Does civil disobedience work? There isn’t a clear “yes” or “no” answer to this question, rather the correct answer is “sometimes.” There is no denying that Martin Luther King, Jr. had a great deal of success with civil disobedience, the same can be said of Gandhi. However, there are people who will discount any act of civil disobedience, regardless of the issue or the goal.
Just as there are good causes, and not-so-good causes; there are right ways, and wrong ways to do civil disobedience. Before going any further, I feel I should define the term. Civil disobedience is “the refusal to comply with certain laws or to pay taxes and fines, as a peaceful form of political protest.” For the most part things like jaywalking, speeding, prostitution and selling drugs are not civil disobedience. Those actions certainly could be civil disobedience if the intent of the actor is to protest the unjust laws that make those actions criminal, though in most cases the actor doesn’t have that intent.
But I digress.
Within the past week, there have been a couple of fairly big news stories about people committing civil disobedience. One of which involved a 90 year old man getting arrested, not once but twice in as many days in Fort Lauderdale, Florida. The Tampa Bay Times reports, “[Arnold] Abbott now faces two counts of breaking a week-old Fort Lauderdale ordinance, each charge carrying a possible 60-day jail term and $500 fine.”
Abbott was arrested and rearrested for doing something that he’d been legally doing for nearly 24 years, giving hot meals to homeless people in the seaside community. The Times adds that the city tried to stop him from giving out meals 14 years ago, but Abbot prevailed in two different court cases. However, at 2 am on October 22 the City Commission adopted an ordinance that limits where outdoor food distribution sites can be located, requires the permission of property owners and says the groups have to provide portable toilets. Abbott says he’s trying to keep people from dumpster diving in order to get a meal, whereas Mayor Jack Seiler wants the homeless to rely on government assistance, not charity, for their meals. It is not yet known if the international publicity caused by multiple arrests of members of Love Thy Neighbor will cause the City Commission to repeal the ordinance. However, one goal of civil disobedience is being met: gaining publicity for the cause!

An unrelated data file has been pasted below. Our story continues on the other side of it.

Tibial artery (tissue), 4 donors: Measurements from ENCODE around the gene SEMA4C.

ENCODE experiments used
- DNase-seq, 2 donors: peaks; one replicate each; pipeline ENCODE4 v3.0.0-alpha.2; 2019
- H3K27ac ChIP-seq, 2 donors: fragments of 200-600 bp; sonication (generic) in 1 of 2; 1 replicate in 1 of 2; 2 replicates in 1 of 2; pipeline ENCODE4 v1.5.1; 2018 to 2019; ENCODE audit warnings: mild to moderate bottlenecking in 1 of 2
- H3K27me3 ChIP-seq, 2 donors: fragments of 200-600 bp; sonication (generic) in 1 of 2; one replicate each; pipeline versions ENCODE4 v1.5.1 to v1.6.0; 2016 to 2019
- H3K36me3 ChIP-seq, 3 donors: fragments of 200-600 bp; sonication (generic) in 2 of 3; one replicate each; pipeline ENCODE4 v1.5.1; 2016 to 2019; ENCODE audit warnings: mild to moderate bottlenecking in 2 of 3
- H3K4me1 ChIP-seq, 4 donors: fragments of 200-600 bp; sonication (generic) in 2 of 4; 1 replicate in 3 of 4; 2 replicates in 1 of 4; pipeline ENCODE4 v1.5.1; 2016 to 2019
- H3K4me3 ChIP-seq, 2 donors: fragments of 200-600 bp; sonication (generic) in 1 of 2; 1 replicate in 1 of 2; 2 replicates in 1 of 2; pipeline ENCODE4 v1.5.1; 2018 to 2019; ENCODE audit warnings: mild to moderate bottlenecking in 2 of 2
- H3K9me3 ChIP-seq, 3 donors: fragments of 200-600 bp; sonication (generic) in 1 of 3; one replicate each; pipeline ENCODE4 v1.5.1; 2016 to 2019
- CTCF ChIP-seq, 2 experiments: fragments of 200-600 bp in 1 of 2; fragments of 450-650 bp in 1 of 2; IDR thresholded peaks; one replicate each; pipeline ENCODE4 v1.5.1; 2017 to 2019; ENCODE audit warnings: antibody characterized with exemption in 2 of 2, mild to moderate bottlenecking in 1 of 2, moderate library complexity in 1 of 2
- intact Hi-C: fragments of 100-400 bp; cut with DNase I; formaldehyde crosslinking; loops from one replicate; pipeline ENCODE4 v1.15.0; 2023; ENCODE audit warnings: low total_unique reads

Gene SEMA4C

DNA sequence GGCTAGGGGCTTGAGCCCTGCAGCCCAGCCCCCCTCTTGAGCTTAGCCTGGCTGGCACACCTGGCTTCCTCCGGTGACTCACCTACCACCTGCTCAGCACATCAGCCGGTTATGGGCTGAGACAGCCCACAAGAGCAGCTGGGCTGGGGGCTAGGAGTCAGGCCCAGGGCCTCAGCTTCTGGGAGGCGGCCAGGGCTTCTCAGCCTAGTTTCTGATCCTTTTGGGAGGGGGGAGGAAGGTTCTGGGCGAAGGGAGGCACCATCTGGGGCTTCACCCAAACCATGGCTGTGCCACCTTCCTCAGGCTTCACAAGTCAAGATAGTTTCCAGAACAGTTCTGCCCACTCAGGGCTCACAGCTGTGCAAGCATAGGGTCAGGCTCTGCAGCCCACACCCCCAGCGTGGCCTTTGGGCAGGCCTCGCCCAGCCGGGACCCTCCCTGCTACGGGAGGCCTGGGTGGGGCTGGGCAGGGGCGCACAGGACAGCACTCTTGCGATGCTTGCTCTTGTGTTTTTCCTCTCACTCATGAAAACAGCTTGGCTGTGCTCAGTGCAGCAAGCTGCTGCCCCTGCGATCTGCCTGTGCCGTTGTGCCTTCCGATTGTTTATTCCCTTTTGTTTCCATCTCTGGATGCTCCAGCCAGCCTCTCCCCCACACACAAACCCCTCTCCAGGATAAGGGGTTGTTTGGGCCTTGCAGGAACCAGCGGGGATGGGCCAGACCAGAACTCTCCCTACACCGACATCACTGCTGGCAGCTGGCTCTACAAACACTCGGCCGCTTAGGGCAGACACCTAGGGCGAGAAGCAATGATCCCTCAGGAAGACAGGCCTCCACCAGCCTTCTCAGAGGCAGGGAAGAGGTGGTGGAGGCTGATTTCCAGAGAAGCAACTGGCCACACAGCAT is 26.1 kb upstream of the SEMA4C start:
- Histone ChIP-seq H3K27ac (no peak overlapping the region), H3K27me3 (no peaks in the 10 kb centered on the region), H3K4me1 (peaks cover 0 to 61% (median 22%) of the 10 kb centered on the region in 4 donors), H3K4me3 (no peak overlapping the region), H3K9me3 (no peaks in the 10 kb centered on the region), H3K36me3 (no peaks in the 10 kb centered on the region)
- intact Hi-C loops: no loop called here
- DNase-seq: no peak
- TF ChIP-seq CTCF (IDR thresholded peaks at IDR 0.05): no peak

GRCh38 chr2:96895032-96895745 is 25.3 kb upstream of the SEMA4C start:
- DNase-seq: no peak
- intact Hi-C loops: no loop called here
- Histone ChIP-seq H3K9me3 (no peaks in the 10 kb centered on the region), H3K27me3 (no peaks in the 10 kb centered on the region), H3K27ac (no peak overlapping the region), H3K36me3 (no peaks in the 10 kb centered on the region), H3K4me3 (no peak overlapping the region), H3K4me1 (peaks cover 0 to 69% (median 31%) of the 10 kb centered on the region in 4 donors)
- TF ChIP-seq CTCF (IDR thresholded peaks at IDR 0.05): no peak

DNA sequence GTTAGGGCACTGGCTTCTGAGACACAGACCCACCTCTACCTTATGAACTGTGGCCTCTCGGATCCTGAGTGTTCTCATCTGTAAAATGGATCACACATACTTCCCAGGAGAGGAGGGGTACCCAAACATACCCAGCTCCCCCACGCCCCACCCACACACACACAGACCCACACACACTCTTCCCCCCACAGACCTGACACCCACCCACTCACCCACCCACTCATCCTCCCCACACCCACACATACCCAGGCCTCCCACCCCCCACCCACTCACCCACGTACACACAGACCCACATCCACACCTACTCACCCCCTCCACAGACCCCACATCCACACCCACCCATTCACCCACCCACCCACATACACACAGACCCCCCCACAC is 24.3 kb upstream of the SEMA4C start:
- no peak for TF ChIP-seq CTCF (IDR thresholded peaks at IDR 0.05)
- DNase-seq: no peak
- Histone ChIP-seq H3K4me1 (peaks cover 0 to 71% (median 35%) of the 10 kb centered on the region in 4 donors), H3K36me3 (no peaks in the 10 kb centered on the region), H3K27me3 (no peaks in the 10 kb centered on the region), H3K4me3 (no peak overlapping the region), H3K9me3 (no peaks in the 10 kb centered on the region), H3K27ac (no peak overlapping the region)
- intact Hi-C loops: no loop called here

Another incident of mass civil disobedience took place on election day in New Hampshire. A new state law making it illegal to “tak[e] a digital image or photograph of his or her marked ballot and distribut[e] or shar[e] the image via social media or by any other means” went into effect just before the primary election in September. During the general election, hundreds of people joined an event on facebook titled “Picture of your ballot November 4th 2014” which had a description encouraging people to vote for candidates who would repeal the new law. Two of the “attendees” to the event, John Burt & Leon Rideout, also happened to be members of the NH Legislature, and say they will introduce a bill to repeal the prohibition. In addition to hundreds of people, myself included, posting photos of their ballots online in defiance of the law, the New Hampshire Civil Liberties Union filed a formal challenge to the law in federal court arguing the prohibition violates free speech by banning “pure political speech.”
Like the ordinance in Fort Lauderdale, it is yet to be determined how the challenges to the “ballot selfie” law will turn out. Though in both cases, and in many more, there is no denying that civil disobedience definitely plays a role in bringing about change. To those who are still opposed to the concept of civil disobedience, I want to remind you “that no man has a moral obligation to obey an unjust law!”